Hardness test methods use an indenter probe that is displaced into a surface under a specific load. The indentation typically has a defined dwell time. In traditional mechanical testing, the size or depth of indentation is measured to determine hardness. Hardness testing is divided into two ranges: macrohardness and microhardness. Macrohardness covers testing with an applied load over 1 kg or about 10 Newton (N). Microhardness testing, with applied loads under 10 N, is typically used for smaller samples, thin specimens, plated surfaces or thin films. The two most common microhardness techniques are Vickers and Knoop hardness tests.
For more accurate and reproducible results, microhardness testing needs to account for effects of sample size, preparation and environment. Samples must fit in the sample stage and be perpendicular to the indenter tip. An extremely rough surface may reduce the accuracy of indentation data; a proven method for polishing samples is recommended. The microhardness tester needs to be isolated from vibrations. For samples with multiple phases or variation in grain sizes, statistical data is required.
Traditional microhardness test methods optically analyze the indented impression, convoluting data with operator bias. Unlike Vickers or Knoop hardness test methods, instrumented indentation uses a three-sided pyramidal (Berkovich) indenter. This shape allows the tip to be theoretically designed to an atomic point. Using a high load nanoindenter for microhardness testing with forces ranging up to 1 Newton (N), instrumented indentation with an array of indents using dynamic measurements yields unparalled accurate and reliable microhardness data with no operator bias.
The Vickers hardness test uses a Vickers indenter (below) pressed into a surface to a specified force. The force is usually held for 10 seconds. After the indentation is finished, the resulting indent is analyzed optically to measure the lengths of the diagonals to determine the size of the impression.
Schematic of Vickers indentation probe
There is a degree of operator bias in this method, especially in the lower range of the applied load. According to ASTM E384-11, indentation diagonals should be greater than 17 microns in length. For coated samples, this test is not valid for coating thicknesses under 60 microns.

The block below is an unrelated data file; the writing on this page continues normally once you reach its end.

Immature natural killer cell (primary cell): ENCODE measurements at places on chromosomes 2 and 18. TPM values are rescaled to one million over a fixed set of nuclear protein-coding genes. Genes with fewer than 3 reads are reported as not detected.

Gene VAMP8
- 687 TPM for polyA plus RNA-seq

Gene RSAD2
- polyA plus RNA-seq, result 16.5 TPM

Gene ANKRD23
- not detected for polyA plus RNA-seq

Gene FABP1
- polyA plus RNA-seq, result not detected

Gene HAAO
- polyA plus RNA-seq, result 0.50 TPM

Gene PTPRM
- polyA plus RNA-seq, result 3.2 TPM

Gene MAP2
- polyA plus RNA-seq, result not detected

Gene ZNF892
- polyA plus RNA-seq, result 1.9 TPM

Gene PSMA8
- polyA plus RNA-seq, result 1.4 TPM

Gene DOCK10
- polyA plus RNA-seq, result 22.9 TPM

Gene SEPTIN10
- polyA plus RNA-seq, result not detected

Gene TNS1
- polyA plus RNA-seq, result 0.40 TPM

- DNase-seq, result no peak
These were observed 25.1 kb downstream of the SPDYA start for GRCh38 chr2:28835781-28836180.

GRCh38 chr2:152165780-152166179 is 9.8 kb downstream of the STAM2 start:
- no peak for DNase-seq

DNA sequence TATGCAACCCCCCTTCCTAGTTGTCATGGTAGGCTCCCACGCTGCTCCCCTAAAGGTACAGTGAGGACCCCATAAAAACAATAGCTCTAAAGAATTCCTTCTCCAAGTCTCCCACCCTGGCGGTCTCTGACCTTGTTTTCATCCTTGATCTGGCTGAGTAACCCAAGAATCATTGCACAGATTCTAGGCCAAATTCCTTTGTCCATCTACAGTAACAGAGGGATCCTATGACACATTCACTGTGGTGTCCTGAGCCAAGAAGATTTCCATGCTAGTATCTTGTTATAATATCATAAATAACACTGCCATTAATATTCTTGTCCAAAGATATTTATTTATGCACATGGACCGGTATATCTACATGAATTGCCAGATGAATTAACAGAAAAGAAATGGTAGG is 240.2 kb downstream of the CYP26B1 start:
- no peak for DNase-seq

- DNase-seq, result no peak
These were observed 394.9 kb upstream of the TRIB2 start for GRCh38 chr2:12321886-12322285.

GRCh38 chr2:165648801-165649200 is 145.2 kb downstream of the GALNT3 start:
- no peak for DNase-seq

Vickers indentation schematic
For many types of samples, the contact depth (hc) is not identical to the displacement depth (h) due to surrounding material getting elastically deflected during the indentation, as shown schematically (left). In addition to the above mentioned sample and environmental considerations, this effect also affects accuracy and precision for microhardness data.
The Knoop hardness test is also a microhardness technique that is similar to the Vickers hardness test method. A Knoop indenter is used to press into a surface to measure hardness. The Knoop indenter, however, is shaped differently than a Vickers indenter for microhardness or a Berkovich indenter used in nanoindentation. The shape for the Knoop indenter is more elongated or rectangular. The Knoop hardness test method is usually done with lighter loads for microhardness testing and careful sample preparation is required. Knoop hardness testing is applied to samples needing indentations close together or on the edge of a sample, both benefitting from the different probe shape.
Schematic of Knoop indentation probe
A designated load is applied for a specified dwell time. In contrast to the Vickers hardness method, the Knoop test method uses only the long axis. The resulting indentation measurements is then converted to a Knoop hardness number using a chart. For the Knoop indenter probe shown here, angles are d=172.50° and g=130.00°.
Due to the limitations with a lower applied load range, validity issues for thin films, and an increase in nanotechnology resulting in smaller dimensions, micro and nanoindentation methods have been developed.